So what was the relationship between the Blances and the Smythes? Mrs. George Blance, Jean, was born a Smythe, and it seems likely that is why the family lived there as her mother was alone for many years after her husband died. That’s just what people did on those days.
Here is a pill box found in house prescribed to George and a ticket for a baking school held at the church that was supported by Mrs. Smythe! –Photo Bill Russell
Jean Smythe *married George Ronald Blance on the 4th of June 1940 in the Presbyterian Manse in Carleton Place. Seeing it was 5 years after her father died, I assume they moved right into the brick red house on John Street.
So Bill, yes your home was probably built in the early 1900’s as Mr. and Mrs David Smythe, the original owners, got *married in 1898. The bricks from your home I assume came from the brickyards down at the end of Lake Avenue East. Not only a former Carleton Place mayor built and lived in your home– but a Juno nominee musician lived there too. Now that’s star power!!
Thanks to Ray and Blaine for sending me down the river of mystery with some sort of paddle.
If anyone has any stories about this or anything else please send them to me.
David Smythe – 1871/1935
Mayor of Carleton Place – 1911-1917 – Merchant Harness maker.
David Smythe was born in 1870. He was Mayor of Carleton Place in 1911 and again in 1917. He was also a Merchant and Harness Maker and had his business on Bridge Street. David Smythe, of Ferguson and Smythe, harness makers, was elected for the first of seven yearly terms as mayor of Carleton Place. He died in 1934.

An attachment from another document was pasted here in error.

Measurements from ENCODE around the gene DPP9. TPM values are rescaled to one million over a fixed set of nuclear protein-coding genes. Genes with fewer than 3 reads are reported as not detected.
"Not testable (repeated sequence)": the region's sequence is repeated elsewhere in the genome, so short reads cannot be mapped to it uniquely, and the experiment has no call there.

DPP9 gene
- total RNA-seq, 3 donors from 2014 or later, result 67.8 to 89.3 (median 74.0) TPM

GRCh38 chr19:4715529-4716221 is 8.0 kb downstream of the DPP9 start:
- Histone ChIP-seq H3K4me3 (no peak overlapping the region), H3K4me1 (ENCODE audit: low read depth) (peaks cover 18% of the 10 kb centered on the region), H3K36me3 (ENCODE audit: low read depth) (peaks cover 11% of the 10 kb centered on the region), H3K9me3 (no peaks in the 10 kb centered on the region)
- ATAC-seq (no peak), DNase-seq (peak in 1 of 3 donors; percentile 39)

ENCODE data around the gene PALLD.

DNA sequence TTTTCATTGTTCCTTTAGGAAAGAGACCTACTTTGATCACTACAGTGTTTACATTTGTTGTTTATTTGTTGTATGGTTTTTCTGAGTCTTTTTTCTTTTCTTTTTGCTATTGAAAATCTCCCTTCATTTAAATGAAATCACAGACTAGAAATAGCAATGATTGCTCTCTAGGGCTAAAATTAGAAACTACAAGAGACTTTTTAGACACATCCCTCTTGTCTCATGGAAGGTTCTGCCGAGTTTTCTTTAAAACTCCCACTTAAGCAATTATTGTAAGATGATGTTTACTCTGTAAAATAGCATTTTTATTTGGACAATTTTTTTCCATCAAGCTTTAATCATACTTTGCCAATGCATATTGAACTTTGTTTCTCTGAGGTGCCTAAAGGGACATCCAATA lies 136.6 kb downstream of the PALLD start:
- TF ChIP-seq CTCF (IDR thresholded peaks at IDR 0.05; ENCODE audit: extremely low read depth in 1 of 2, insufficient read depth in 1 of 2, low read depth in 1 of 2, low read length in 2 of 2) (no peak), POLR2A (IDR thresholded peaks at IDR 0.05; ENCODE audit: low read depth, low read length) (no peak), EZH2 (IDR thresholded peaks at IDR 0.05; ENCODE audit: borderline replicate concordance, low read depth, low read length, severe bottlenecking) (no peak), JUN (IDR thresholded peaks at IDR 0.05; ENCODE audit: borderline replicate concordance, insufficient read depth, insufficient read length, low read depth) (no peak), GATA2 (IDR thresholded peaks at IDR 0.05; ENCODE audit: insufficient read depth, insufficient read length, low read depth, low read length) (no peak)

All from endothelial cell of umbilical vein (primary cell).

*Marriage of David Smythe and Jennie Willis in Carleton Place
|8392-98 David SMYTHE, 29, harness maker, Arnprior, Carleton Place, s/o John SMYTHE & Susan MORAN, married Jennie Helena WILLIS, 22, Carleton Place, same, d/o John Henry WILLIS & Sarah Ann WRIGHT, witn: George MORRISON & Margaret E. BURROWS, both of Carleton Place, 26 Jan 1898 at Carleton Place
Jean Smythe Blance’s Brother Desmond Smythe
This glass baseball was found inside a wall of the addition on the house and the ginger ale sign was found in the eaves of the addition. Photos–Bill Russell
GENERAL STORE is a multi-award winning bluegrass band from Southern Ontario with a reputation for smooth 3 and 4 part vocal harmonies. The band excels at traditional as well as contemporary bluegrass music, including original material. Their repertoire is also rich with gospel music.
General Store was chosen ‘Bluegrass Gospel Band of the Year’ 5 years in a row at the Central Canadian Bluegrass Awards, and now has been retired from this category. Additional awards have included ‘Most Promising Band’ in 2004, and two ‘Mandolin Player of the Year’ awards for instrumentalist Norm Tellier. And in 2007/08, the Arts Council of Brampton, Ontario (a city of 500,000) presented General Store with the prestigious Bloom Award for ‘Top Concert Performance by a Small Ensemble’.
In 2011, General Store released their 3rd CD ‘Phantom Train’, to add to their 2 previous releases ‘Open for Business’ and ‘More in Store’. All 3 CDs have received award nominations, and airplay all around the world.